DAVOS • China is willing to keep intervening in the stock market to make sure a few speculators do not benefit at the expense of regular investors, Vice-President Li Yuanchao said in an interview.
And China has no plan to devalue the yuan, he added.
Calling the country's market "not yet mature", Mr Li said the government would boost regulation in an effort to limit volatility.
"An excessively fluctuating market is a market of speculation where only the few will gain the most benefit when most people suffer," he told Bloomberg News on Thursday after arriving at the World Economic Forum's annual meeting.
"The Chinese government is going to look after the interests of... most of the investors," he said.
Mr Li, 65, is the most senior Chinese official yet to underline the government's readiness to intervene should the market turmoil of last summer and the start of this year continue.
So far this year, the Shanghai Composite and Hang Seng indexes have lost more than 15 per cent, even as the central bank injects cash into the system to drive down borrowing costs and boost the economy.
Mr Li led a delegation to Davos looking to offer reassurances about the health of an economy that grew 6.9 per cent last year, its slowest pace since 1990.
Speaking in an interview with Bloomberg Television from the World Economic Forum, billionaire investor George Soros said a hard landing for China's economy is "practically unavoidable".
Investors have raised questions about the government's credibility after a series of reversals, including a decision to abandon a stock circuit-breaker system after plunging prices twice halted trading for the day earlier this month.
"On the one hand, we need to make the stock market more dynamic but, on the other hand, we also need to strengthen regulation of the stock market, and we resolve to do that," Mr Li said in the interview, also attended by officials including the deputy chairman of the National Development and Reform Commission.
China's benchmark Shanghai Composite Index rose 1.3 per cent to 2,916.56 at yesterday's close. The gauge has tumbled 19 per cent this year, the most among the 93 global benchmark measures tracked by Bloomberg.
Mr Li's comments are aimed at the vast majority of investors in China's stock markets. Individuals drive more than 80 per cent of trading on bourses in Shanghai and Shenzhen, versus about 15 per cent in the United States.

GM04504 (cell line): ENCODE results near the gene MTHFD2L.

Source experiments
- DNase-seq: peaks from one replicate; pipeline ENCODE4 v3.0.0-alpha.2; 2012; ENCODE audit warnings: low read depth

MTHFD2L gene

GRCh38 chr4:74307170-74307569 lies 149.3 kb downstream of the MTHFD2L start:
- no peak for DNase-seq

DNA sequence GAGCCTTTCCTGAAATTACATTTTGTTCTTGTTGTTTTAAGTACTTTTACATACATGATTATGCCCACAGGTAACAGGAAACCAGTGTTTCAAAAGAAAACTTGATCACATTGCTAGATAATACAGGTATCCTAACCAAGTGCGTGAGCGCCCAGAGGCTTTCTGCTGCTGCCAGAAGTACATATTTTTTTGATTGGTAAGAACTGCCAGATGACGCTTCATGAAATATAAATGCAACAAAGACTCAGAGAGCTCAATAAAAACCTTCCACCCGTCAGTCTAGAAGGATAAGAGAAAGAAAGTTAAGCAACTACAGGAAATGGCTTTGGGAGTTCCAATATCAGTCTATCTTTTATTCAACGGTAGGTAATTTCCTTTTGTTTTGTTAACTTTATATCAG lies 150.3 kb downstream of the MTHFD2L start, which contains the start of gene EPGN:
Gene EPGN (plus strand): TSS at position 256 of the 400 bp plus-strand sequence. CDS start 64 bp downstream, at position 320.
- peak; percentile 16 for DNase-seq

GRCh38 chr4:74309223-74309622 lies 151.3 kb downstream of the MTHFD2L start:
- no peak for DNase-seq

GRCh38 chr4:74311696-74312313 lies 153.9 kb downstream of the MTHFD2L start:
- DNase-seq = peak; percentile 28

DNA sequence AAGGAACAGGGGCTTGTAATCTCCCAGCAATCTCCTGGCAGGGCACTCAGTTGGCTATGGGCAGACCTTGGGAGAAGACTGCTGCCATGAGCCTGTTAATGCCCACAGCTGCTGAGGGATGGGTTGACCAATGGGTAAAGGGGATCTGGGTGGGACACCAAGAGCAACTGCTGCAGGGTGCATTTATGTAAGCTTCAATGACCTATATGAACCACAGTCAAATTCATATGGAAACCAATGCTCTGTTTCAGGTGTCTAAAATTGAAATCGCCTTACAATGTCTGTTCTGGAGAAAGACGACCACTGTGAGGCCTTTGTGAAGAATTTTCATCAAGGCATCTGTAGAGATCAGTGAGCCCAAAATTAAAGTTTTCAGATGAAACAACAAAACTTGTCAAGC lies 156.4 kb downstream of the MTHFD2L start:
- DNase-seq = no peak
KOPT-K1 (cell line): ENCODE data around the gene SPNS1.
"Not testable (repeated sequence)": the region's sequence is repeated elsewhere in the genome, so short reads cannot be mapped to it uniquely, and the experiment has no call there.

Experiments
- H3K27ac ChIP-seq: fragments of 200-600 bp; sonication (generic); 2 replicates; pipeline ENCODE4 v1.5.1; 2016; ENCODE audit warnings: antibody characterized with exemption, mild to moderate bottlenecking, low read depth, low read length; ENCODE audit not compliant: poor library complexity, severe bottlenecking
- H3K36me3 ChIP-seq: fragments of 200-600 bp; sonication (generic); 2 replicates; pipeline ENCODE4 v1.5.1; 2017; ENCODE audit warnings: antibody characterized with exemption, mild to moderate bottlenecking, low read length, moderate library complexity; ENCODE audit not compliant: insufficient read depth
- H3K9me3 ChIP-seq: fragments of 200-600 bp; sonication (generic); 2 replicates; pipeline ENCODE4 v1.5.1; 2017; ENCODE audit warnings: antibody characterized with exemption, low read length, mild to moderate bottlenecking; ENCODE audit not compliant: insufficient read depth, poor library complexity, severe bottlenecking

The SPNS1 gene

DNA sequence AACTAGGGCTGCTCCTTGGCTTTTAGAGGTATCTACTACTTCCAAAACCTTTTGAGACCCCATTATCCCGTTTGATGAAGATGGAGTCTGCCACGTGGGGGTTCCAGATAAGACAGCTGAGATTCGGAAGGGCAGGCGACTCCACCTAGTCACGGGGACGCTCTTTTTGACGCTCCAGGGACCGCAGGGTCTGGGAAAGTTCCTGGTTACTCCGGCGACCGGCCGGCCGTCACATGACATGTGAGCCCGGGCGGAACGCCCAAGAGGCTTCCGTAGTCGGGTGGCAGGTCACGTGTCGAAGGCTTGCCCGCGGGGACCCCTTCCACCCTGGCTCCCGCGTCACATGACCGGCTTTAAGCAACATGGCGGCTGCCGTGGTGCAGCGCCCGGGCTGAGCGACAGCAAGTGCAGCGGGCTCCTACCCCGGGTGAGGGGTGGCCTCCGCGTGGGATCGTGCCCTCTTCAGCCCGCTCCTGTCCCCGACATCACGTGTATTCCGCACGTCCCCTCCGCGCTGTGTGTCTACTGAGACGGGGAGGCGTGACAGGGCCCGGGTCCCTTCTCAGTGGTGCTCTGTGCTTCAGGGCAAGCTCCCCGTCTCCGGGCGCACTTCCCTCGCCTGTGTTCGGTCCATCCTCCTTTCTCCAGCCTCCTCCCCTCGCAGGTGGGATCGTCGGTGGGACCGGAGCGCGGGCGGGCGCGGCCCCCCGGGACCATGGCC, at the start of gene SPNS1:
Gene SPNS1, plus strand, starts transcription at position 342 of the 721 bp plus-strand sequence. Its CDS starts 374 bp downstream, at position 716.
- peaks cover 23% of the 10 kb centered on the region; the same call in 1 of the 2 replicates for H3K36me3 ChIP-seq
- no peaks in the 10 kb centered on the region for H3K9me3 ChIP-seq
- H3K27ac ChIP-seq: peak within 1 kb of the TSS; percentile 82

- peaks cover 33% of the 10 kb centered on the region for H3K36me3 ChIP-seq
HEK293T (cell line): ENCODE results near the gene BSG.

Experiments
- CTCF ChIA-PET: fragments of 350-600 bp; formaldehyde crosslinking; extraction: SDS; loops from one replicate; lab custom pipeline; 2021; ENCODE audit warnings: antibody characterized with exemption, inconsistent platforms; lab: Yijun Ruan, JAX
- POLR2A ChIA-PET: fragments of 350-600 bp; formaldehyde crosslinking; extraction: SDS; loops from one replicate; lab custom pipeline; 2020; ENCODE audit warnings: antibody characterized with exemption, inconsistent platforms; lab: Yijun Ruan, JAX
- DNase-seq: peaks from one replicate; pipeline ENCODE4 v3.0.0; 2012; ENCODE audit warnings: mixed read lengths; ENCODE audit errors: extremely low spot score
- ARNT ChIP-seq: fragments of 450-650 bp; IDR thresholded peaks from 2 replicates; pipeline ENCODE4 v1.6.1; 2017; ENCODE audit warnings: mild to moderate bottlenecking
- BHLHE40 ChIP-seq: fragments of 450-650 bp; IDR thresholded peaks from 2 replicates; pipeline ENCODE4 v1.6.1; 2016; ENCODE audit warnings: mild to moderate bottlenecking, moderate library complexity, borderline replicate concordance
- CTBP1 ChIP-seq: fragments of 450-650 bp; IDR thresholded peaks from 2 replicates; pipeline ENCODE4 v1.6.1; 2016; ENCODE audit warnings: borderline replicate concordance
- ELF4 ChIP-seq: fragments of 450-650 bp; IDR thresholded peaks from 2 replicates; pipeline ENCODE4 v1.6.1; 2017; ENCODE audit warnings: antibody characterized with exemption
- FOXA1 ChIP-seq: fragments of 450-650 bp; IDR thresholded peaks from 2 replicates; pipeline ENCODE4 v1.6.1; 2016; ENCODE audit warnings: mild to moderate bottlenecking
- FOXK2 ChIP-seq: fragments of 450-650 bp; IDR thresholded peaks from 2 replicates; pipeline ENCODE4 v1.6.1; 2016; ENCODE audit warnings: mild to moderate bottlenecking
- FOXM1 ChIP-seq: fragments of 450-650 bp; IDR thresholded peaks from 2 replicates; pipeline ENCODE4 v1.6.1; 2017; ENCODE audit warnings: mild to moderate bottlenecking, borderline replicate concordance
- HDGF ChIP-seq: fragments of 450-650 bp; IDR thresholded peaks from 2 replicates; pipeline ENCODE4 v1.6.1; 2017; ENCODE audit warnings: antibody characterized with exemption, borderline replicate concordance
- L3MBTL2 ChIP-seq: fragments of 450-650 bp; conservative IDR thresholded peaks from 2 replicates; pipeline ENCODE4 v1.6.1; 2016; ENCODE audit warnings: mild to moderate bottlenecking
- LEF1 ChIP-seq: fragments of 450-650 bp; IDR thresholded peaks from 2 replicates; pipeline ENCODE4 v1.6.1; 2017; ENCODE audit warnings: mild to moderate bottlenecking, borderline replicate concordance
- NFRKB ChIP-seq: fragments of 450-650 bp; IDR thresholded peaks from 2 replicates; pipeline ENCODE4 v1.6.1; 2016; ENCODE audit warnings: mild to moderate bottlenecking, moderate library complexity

He was echoed by Mr Fang Xinghai, vice-chairman of the China Securities Regulatory Commission, who also attended the interview. Mr Fang said the government intervened last year not to boost stocks as people thought, but to pump liquidity into the market after fund managers sold shares.
The government is prepared to intervene again "if the liquidity problems are quite severe and major and could lead to systemic risks", he added.
China, which for so long provided comfort to investors, has become one of their greatest sources of anxiety. It has shaken confidence with surprise currency moves, confused with chaotic market regulation, and struck fear with criminal probes of financial executives.
To criticism that policymakers have not been clear on their intentions with the yuan exchange rate, Mr Li said: "The fluctuations in the currency market are a result of market forces, and the Chinese government has no intention and no policy to devalue its currency."
He redirected concerns about exchange-rate volatility to actions by the US Federal Reserve, saying "fluctuations in the currency market started with the raising of interest rates by the Fed" last month.
Mr Li also sought to convince the 2,500 business and political leaders in Davos that China would stick to its pledge to open its financial markets, and that the world's second- biggest economy remains strong.
"The contribution of China's economic growth to world economic growth remains unchanged," he said. BLOOMBERG